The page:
(L. S.) Henry Lawrens (L. S.) Witness.-Caleb Whiteford, Secretary to the British Com

mission. William Temple Franklin, Secretary to the

American Commission.

SEPARATE ARTICLE. It is hereby understood and agreed, that in case Great Britain, at the conclusion of the present war, shall recover, or be put in possession of West Florida, the line of North boundary between the said province and the United States shall be a line drawn from the mouth of the river Yassous, where it unites with the Mississippi, due east to the river Apalachicola.

Done at Paris, the thirtieth day of November, one thousand seven hundred and eighty-two.

Richard Oswald (L. S.)
John Adams

(L. S.)
B. Franklin

İL.S.)
John Jay

(L. S.) Henry Lawrens . (L. S.) Attest.-Caleb Whitefurd, Secretary to the British Com

inission. Attest.-Williain Temple Franklin, Secretary to the Ame

rican Commission.

No. VI. The Definitive Treaty between Great Britain and the

United States of America, signed at Paris, the third day of September, 1783. In the name of the Most Holy and Undivided

Trinity. I'r having pleased the Divine Providence to dispose the hearts of the serene and most potent Prince, George tbe

Third, by the grace of God, King of Great Britain, France, and Ireland, Defender of the Faith, Duke of Brunswick and Luneburg, Arch Treasurer and Prince Elector of the Holy Roman Empire, &c. and of the United States of America, to forget all past misunderstandings and differences that have unhappily interrupted the good correspondence and friendship which they inutually wish restored, and to establish such a beneficial and satisfactory intercourse be tween the two countries upon the ground of reciprocal advantages and mutual convenience, as may promote and secure to both perpetual peace and harmony; and having for this desirable end already laid the foundation of peace and reconciliation by provisional articles, signed at Paris on the 30th of November, 1782, by the commissioners empowered on each part, which articles were agreed to be inserted in, and to constitute the treaty of peace proposed to be concluded between the crown of Great Britain and the said. United States, but which treaty was not to be concluded: until terms of peace should be agreed upon between Great Britain and France, and his Britannic majesty should be ready to conclude such treaty, accordingly; and the treaty between Great Britain and France having since been con. cluded ; his Britannic majesty and the United States of America, in order to carry into full effect the provisional articles above-mentioned, according to the tenor thereof, have constituted and appointed, that is to say, his Britannic majesty on his part, David Hartley, esq. member of the parliament of Great Britain ; and the United States on their part, John Adams, esq., late a commissioner of the United States of America at the court of Versailles, late delegate in Congress froin the state of Massachusetts, and chief justice of the said state, and minister plenipotentiary of the said United States to their high mightinesses the States-general of the United Netherlands ; Benjamin Franklin, esq., late delegate in Congress froin the state of Pennsylvania, president of the convention of the said state of Pennsylvania, and minister plenipotentiary from the United States of America at the court of Versailles ; John Jay, esq., late president of Congress, and chief justice of the state of New York, and minister plenipotentiary froin the said United States at the court of Madrid, to be the plenipotentiaries for the concluding and signing the present definitive treaty; who after having reciprocally communicated their respective full powers, have agreed upon, and confirmed the following articles:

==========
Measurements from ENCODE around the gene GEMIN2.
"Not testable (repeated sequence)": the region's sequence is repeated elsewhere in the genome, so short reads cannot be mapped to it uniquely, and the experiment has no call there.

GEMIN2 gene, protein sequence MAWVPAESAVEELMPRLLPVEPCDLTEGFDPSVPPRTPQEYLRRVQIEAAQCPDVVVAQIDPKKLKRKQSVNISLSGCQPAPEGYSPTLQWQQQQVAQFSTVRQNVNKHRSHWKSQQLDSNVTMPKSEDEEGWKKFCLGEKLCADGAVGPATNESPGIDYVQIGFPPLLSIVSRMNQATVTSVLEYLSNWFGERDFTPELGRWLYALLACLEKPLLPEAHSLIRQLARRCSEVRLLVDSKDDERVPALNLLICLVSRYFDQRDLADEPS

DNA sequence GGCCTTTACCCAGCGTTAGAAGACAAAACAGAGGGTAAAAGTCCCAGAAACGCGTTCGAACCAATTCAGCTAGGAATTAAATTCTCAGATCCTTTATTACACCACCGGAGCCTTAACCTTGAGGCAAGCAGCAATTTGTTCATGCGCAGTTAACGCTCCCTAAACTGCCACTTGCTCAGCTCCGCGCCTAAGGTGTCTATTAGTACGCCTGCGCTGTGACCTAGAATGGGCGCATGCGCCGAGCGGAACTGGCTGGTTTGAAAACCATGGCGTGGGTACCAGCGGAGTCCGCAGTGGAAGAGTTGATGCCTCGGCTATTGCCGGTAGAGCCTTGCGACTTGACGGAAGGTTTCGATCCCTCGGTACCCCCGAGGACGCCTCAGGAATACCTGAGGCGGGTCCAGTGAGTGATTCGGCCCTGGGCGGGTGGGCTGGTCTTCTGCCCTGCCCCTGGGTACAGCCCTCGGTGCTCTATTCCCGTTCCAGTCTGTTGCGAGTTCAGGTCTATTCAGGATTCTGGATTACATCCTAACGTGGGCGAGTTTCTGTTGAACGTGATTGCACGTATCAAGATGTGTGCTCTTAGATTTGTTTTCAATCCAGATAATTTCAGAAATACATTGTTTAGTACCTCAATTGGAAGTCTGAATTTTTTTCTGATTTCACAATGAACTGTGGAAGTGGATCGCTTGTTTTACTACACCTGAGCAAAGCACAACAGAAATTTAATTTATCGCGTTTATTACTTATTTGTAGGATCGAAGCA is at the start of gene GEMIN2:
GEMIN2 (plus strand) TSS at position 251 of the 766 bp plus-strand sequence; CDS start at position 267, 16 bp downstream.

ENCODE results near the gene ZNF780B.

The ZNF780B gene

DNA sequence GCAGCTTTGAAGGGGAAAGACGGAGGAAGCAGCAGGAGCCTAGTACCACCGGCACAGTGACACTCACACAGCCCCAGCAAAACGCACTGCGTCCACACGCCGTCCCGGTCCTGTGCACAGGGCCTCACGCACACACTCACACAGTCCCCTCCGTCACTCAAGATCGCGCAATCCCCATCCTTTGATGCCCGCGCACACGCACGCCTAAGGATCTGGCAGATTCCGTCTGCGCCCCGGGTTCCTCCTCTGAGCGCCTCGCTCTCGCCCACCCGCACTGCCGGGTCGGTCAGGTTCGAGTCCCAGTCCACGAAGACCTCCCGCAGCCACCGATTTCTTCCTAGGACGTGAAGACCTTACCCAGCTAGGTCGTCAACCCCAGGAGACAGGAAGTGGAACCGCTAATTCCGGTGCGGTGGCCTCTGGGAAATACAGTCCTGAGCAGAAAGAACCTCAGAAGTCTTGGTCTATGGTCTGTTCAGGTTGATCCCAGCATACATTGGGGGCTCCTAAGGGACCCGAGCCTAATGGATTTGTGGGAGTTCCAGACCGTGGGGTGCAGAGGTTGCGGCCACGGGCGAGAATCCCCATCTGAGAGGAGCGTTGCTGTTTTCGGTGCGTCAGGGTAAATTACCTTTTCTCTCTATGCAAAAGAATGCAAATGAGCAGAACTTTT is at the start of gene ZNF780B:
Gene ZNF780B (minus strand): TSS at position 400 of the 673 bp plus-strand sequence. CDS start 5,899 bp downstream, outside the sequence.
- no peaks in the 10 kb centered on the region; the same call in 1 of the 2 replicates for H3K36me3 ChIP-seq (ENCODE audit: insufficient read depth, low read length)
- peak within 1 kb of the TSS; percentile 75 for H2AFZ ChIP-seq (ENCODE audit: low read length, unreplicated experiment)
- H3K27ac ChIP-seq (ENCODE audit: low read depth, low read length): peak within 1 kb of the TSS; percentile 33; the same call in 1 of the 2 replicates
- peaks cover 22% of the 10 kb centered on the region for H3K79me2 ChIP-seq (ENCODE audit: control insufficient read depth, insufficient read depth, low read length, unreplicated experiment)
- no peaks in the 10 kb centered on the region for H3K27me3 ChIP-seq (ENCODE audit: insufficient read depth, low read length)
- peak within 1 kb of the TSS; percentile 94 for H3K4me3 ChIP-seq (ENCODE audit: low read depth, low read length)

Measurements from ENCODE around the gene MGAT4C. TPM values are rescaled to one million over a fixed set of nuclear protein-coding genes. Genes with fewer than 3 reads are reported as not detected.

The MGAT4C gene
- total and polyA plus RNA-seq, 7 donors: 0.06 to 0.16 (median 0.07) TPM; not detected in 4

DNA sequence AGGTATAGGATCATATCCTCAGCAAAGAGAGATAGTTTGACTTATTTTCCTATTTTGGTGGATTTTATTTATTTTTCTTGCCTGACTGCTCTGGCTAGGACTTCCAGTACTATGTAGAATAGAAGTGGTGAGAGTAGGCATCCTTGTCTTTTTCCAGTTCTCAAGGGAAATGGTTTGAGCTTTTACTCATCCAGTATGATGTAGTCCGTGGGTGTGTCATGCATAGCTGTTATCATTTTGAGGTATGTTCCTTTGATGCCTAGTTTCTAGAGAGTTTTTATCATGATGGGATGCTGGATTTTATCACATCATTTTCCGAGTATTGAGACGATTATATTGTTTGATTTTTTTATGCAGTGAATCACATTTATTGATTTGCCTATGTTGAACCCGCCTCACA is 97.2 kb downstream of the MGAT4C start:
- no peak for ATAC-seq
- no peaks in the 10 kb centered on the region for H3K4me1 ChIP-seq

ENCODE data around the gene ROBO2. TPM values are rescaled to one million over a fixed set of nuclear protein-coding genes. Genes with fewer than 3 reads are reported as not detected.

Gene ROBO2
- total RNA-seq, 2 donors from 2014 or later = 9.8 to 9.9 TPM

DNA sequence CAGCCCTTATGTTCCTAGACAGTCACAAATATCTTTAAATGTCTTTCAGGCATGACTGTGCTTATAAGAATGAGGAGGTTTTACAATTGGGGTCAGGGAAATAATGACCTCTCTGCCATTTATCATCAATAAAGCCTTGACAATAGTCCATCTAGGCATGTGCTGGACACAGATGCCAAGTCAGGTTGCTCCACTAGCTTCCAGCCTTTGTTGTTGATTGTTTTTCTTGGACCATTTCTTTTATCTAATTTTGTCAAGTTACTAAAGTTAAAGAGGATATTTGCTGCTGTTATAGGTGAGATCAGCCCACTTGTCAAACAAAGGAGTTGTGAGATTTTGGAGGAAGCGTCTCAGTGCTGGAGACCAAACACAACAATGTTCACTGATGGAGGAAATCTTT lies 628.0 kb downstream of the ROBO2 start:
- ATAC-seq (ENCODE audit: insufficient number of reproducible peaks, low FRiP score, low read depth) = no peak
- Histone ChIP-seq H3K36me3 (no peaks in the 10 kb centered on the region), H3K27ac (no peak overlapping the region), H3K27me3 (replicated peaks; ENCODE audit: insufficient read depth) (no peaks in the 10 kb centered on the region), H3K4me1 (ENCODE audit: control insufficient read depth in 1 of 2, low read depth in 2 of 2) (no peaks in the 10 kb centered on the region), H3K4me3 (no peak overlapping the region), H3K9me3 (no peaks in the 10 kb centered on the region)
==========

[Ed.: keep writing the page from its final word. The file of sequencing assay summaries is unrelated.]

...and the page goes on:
Article X. The solemn ratification of the present treaty, expedited in good and due form, shall be exchanged between the contracting parties in the space of six months, or sooner if possible, to be computed from the day of the signature of the present treaty. In witness whereof, we the undersigned, their ministers plenipotentiary, have in their name, and virtue of our full powers, signed, with our hands, the present de finitive treaty, and caused the seals of our arms to be affixed thereto.

Done at Paris, this third day of September, in the year of our Lord, one thousand seven hundred and eighty-three,

ed
Signed, John Adams,

Lohn Adams. (L. S.)
B. Franklin, (L. S.)
John Jay,

(L. S.)

David Hartley, (L. S.) At the end of this treaty were added Mr Hartley's and the American minister's commission, and certified thus :

We certify the foregoing copies of the respective full
powers to be authentic.

Signed, George Hammond,
Vis Secretary to the British commission,

William Temple Franklin,
Secretary to the American commission.

No. VII. CONSTITUTION OF THE UNITED STATES OF

AMERICA. “ We the people of the United States, in order to form a more perfect union, establish justice, ensure domestic tranquillity, provide for the common defence, promote the general welfare, and secure the blessings of liberty to ourselves and our posterity, do ordain and establish this Constitution for the United States of America.

ARTICLE I. Sect. 1. All legislative powers herein granted, shall be vested in a Congress of the United States, which shall consist of a senate and house of representatives.

Sect. 2. The house of representatives shall be composed of members chosen every second year by the people of the several states, and the electors in each state shall have the qua